The claim that no one saw this coming is nonsensical.  Yet, it is repeated still today.  This helps the reader understand why those claims need to be shut down.  At some point, "truthiness" (a fabulous term coined by Stephen Colbert) has got to end, the truth has to be acknowledge, and people need to go to jail.  Period.

Check out the article on here:


Thursday, October 25, 2012

Why Freddie Mac Resisted Refis


One day .. perhaps years, even decades from now, someone will connect the dots:

The problem is not merely that it was the industry standard to bet against securities your institution issued, or that the small number of institutions that are able to participate in the REMIC world (real estate investment conduit) - Wells Fargo, Deutsche Bank, Bank of America, JPMorgan Chase, Citibank - are involved in a huge incestuous game of musical chairs concerning "who can generate more servicing fees for serving as trustee / custodian / master servicer" for the REMIC pools, or that loan originators were pushed to get the worst loans possible (often targeting minorities), or that regulators turned a blind eye to this huge shell game.

The problem that will be revealed is that the web of interconnectedness - the thing that scared everyone so badly when Lehman exploded - is more dense and interconnected than anyone admits, but in truth no one has any idea just how interconnected it all is. 

Why? Once bank A creates and sells exotic instrument 1 to B, which is not tracked on an exchange, B sells it to C, who sells it to D -- all the while A has no idea where it went down the alphabet. 

At the same time investor / institution / bank C creates exotic instrument 2 made up of assets which include some/all of instrument 1 created by bank A, which are in turn sold to and become part of instrument 3, and bank D creates instrument 4 which is made up of bets against instrument 1 (which also means instrument 2), and then A buys instrument 5, which is made up of parts of instrument 4, which unknown to A is made up of bets against instruments 1 & 2, and so on and so forth, to the point where no one knows where they stand or what they own or even if they are holding bets against other instruments they hold.

Thus, the reference to this being one huge ponzi scheme.  A casino, but worse.

This is Freddie Mac's problem.  They insure the loans, but stand to profit from the exotic instruments it holds -- you cannot collect a credit-default swap if the loan(s) do not default.  This is the disconnect, the incentive problem which explains why servicers, Fannie, Freddie, et al. are not "trying" to assist homeowners.  In fact, this explains why it is more likely the opposite - and the facts support that, even if the words they speak suggest otherwise.

Wells Fargo’s Directors Ordered to Face Foreclosure Claims

From the article:

"U.S. District Judge Susan Illston in San Francisco rejected Wells Fargo’s request to dismiss shareholders’ allegations that directors wrongfully failed to disclose their opposition to a government probe of the bank’s mortgage lending and foreclosure policies."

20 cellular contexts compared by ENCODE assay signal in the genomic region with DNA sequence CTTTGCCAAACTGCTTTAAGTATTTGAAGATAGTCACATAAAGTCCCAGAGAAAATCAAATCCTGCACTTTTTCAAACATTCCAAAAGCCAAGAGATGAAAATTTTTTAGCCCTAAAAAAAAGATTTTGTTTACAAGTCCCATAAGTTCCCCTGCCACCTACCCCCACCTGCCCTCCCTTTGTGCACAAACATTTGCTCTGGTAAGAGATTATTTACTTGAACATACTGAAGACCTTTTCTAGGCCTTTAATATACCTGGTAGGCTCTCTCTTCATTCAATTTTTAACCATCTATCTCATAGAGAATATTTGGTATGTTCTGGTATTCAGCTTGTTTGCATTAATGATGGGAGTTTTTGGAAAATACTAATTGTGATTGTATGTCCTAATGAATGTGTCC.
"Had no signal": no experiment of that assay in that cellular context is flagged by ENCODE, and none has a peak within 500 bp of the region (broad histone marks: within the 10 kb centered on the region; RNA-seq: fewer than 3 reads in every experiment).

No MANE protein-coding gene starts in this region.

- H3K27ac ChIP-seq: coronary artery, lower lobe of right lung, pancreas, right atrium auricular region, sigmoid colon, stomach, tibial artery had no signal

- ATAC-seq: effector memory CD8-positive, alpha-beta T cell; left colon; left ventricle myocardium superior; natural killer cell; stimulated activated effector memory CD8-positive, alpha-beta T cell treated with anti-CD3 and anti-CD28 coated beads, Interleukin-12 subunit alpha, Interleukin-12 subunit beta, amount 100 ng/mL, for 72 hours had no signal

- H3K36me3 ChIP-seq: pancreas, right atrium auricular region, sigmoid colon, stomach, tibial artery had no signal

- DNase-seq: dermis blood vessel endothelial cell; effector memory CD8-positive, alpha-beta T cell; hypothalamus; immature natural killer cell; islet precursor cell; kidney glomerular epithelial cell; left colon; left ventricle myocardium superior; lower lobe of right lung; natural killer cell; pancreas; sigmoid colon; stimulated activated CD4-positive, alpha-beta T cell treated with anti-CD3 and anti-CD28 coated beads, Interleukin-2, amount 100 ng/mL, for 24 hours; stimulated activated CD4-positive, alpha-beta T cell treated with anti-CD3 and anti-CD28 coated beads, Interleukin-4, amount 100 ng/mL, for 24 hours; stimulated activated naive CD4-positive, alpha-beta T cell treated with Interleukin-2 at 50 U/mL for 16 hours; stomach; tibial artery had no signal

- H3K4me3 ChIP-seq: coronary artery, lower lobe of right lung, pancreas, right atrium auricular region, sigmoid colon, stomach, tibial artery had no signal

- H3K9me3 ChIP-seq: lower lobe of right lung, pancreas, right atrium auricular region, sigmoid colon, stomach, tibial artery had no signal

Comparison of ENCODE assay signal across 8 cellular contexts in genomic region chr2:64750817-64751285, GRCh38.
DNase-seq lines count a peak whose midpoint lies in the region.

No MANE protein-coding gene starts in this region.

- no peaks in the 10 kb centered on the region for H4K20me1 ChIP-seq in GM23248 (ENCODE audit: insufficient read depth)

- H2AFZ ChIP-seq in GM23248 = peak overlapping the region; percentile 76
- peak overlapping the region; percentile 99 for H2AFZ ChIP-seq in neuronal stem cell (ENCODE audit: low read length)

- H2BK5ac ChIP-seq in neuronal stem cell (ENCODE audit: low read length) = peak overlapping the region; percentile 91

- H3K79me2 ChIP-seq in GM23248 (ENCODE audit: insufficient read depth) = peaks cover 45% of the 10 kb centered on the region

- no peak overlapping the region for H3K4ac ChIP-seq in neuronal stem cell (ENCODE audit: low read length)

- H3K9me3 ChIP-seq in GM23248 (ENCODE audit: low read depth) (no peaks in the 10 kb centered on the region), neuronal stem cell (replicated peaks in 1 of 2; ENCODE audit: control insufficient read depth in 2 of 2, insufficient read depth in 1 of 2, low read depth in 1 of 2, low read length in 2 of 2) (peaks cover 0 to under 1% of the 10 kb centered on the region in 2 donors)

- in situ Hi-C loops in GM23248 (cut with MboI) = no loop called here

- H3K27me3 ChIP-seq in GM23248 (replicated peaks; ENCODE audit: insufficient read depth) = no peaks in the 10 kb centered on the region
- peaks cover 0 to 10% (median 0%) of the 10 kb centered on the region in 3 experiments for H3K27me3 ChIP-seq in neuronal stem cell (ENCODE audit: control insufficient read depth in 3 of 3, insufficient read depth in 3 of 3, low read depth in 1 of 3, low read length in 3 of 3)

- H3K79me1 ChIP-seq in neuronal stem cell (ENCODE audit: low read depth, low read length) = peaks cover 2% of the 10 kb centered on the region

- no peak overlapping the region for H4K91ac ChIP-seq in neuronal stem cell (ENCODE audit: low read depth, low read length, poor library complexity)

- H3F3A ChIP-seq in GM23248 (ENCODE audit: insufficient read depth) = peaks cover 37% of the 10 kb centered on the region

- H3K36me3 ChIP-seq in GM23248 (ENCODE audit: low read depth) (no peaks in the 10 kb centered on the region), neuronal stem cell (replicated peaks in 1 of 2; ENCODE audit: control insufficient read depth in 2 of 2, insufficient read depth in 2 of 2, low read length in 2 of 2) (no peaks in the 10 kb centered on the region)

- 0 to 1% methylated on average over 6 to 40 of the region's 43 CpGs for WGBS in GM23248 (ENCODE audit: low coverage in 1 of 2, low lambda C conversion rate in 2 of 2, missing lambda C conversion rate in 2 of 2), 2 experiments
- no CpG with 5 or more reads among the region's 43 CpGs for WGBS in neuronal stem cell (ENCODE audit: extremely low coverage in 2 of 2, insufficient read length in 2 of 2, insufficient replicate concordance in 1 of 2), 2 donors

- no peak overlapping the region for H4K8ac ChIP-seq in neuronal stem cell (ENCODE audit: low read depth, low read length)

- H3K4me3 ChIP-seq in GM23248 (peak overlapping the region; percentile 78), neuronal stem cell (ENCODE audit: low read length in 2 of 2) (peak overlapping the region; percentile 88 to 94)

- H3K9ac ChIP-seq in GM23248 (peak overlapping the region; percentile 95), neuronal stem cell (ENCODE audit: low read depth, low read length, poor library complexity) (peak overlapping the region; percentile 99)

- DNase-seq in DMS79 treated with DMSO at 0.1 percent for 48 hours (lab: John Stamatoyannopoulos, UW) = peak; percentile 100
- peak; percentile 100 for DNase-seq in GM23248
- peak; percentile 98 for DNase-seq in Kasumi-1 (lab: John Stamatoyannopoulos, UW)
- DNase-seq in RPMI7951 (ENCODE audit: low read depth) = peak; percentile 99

Now shareholders are suing as those same investigations wold have benefited them and their claims against management.

Fascinating, absolutely correct, and also applies to holders of certificates issued by securitized trusts (that own pools of loans) and their claims against the trustees of the pools (the major banks) and the master-servicers / servicers of the loans (again, the major banks) for how foreclosures were handled as those practices hurt their investments as well. 

Wells Fargo, and several others, did all they could to disrupt the investigations into foreclosure practices leading up to the National Foreclosure Settlement last year.  The banks' efforts to deny investigators access to robo-signers, documents, data, etc., was well documented in the IG reports that can be found on HUD's Website

Wells Fargo has agreed to pay $175 million to settle allegations that it discriminated against minority borrowers, the Department of Justice announced Thursday.


Tuesday, October 23, 2012

Friday, October 19, 2012

Thursday, October 18, 2012

Ex-Tarp Watchdog gives Wall Street Reforms an "F"

Washington's one major shortcoming: failing to reign in Wall Street, no prosecutions of high level bank officials, and watered down reforms.  While Barofsky points to Obama, Congress has a lot to do with this as well, if not more.


Saturday, September 29, 2012

Nothing new here. Just another multi-billion $ settlement.

Bank of America's Merrill Lynch Settlement: Company Puts Charges Of Misleading Investors Behind It: via HuffPost

Monday, September 17, 2012

This article makes the "do-not-miss" list. This means you should read it.

Four Years After the Financial Implosion, Questions Finally Begin to Be Asked: (from Huffpost)

Thursday, September 13, 2012

The Federal Reserve will buy $40 billion* of mortgage bonds EACH month

Talk about a bailout!  $40 billion each month for as long as the economy needs it.  Keep in mind, the Federal Reserve could use that money to help "people" ... rather, it will spend hundreds of billions in dollars to "save" banks.  It will not save them.  Even if it did, it does not save anyone but the banks.  At least a handful of people will make a LOT of money.

Fed Announces more "quantitative easing"

*Correction, $85 Billion / month until the end of this year, then $40 Billion / month until the economy has fully stabilized.